I used to love drawing. As a kid, I owned books that taught you how to sketch basic shapes and forms and then put them all together into simple masterpieces. It worked out pretty well when I was following instructions line by line, but it never actually helped me draw anything once I had put down the guide.

That’s a big reason why I eventually stopped drawing. And it’s the reason that every time I see a new stylus or app promising to make art easy, I rush to test it out.

Adobe is the latest to try. Today it's releasing Ink and Slide, a $199.99 package of two drawing tools, a stylus and a ruler, that deeply integrate with a pair of new iPad apps. Together, they’re meant to make digital drawing simple and fun. But Adobe has always made software for professionals, and its hardware is no different: Adobe’s built a few powerful features into Ink and Slide that it thinks could make them integral pieces in a designer’s toolkit.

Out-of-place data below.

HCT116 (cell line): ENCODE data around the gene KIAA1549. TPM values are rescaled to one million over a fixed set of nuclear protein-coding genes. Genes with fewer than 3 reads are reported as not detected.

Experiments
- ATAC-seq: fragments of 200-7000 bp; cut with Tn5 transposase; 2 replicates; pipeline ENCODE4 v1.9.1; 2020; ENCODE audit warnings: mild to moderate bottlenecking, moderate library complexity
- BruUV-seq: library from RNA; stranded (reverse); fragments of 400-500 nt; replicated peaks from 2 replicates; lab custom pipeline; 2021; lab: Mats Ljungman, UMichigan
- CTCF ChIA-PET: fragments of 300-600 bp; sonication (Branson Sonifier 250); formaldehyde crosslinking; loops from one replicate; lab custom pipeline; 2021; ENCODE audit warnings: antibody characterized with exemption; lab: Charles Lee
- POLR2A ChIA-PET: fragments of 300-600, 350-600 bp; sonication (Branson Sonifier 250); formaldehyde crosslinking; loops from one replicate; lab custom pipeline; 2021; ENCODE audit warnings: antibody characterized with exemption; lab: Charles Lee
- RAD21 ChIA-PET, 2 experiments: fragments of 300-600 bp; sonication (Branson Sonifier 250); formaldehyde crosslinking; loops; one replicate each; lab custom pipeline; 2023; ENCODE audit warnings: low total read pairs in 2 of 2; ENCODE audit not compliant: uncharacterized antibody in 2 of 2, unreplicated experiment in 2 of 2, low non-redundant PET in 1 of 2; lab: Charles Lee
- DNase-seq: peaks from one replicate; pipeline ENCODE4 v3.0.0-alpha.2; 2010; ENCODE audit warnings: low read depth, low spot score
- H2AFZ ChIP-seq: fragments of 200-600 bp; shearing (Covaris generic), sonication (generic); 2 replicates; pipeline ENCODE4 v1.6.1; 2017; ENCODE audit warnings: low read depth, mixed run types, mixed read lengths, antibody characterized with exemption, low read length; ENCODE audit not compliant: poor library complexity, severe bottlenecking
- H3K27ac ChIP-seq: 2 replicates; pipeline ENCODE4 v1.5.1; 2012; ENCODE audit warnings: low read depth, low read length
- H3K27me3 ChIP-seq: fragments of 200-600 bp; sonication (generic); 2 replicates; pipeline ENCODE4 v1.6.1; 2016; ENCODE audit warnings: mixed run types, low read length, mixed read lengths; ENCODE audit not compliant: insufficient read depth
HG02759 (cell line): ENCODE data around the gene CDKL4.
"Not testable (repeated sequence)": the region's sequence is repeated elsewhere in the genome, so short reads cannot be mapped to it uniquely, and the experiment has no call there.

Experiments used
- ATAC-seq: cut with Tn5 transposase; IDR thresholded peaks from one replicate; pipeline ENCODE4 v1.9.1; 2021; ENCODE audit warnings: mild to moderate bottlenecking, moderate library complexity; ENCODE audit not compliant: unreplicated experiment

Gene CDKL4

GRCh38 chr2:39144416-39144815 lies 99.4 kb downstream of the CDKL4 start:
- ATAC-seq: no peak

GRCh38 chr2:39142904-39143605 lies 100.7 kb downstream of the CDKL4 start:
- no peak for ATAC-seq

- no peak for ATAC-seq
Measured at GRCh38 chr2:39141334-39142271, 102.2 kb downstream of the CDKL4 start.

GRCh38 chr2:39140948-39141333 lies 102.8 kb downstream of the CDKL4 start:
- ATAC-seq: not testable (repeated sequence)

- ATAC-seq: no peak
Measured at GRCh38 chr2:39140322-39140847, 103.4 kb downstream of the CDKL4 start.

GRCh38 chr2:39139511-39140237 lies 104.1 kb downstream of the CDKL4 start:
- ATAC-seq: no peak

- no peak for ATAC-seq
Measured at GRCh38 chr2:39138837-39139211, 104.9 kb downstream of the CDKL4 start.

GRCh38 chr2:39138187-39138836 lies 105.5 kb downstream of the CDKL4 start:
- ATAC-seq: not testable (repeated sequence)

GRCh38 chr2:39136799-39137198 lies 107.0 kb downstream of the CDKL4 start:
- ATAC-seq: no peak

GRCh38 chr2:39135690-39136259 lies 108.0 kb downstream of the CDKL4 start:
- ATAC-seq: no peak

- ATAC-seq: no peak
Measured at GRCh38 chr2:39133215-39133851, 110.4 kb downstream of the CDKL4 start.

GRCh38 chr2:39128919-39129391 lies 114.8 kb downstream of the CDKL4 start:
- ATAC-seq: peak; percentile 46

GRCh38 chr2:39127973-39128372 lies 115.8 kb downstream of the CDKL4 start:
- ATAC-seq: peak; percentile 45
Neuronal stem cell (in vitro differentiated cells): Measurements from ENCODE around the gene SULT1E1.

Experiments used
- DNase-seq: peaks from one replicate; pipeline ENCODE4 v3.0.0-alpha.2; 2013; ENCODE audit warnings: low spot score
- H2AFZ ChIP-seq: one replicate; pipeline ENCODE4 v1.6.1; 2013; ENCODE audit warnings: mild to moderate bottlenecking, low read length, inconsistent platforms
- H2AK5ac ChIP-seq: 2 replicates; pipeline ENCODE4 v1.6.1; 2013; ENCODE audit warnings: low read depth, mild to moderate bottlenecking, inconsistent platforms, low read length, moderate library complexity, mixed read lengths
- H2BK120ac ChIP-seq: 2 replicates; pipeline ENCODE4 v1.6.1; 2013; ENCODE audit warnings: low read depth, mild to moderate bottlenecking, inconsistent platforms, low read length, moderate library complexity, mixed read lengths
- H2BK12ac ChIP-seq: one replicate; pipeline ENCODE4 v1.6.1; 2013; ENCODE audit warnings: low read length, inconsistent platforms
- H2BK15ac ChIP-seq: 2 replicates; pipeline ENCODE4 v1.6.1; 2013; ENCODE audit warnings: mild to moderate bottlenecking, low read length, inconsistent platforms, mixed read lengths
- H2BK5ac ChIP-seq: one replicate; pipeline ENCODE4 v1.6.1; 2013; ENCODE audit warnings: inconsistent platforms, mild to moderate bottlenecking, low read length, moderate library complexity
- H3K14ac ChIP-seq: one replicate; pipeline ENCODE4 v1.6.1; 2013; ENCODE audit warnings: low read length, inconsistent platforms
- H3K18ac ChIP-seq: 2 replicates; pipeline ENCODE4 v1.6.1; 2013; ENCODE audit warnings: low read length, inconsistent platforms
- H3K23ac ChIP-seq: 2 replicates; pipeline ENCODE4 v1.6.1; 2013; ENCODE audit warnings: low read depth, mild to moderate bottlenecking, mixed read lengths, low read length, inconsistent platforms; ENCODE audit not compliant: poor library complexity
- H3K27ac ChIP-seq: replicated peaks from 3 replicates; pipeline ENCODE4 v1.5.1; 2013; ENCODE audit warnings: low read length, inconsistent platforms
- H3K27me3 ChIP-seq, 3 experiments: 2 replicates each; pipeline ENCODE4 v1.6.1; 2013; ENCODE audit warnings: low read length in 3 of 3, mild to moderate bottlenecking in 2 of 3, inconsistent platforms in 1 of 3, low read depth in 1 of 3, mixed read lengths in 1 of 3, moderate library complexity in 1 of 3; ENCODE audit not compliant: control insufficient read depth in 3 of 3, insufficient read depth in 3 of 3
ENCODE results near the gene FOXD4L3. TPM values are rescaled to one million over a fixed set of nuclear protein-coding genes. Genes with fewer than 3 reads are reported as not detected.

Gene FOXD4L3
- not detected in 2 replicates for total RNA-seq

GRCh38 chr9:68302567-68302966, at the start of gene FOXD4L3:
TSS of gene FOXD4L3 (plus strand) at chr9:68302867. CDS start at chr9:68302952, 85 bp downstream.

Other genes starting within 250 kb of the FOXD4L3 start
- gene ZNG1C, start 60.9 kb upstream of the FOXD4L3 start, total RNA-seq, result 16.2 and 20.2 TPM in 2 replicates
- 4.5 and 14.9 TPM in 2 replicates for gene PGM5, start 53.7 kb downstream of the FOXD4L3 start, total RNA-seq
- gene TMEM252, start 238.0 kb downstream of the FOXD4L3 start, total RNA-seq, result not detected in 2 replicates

"Sooner or later, the mouse and keyboard aren't going to be enough," Michael Gough, Adobe’s experience design lead, says. "We're trying to prepare ourselves." Ink and Slide are the first pieces of hardware that Adobe has ever made, and in many ways, the company sees them as insurance for the future. Photoshop and other Adobe apps rule image-editing on the desktop. So what'll artists end up using when they move to tablets?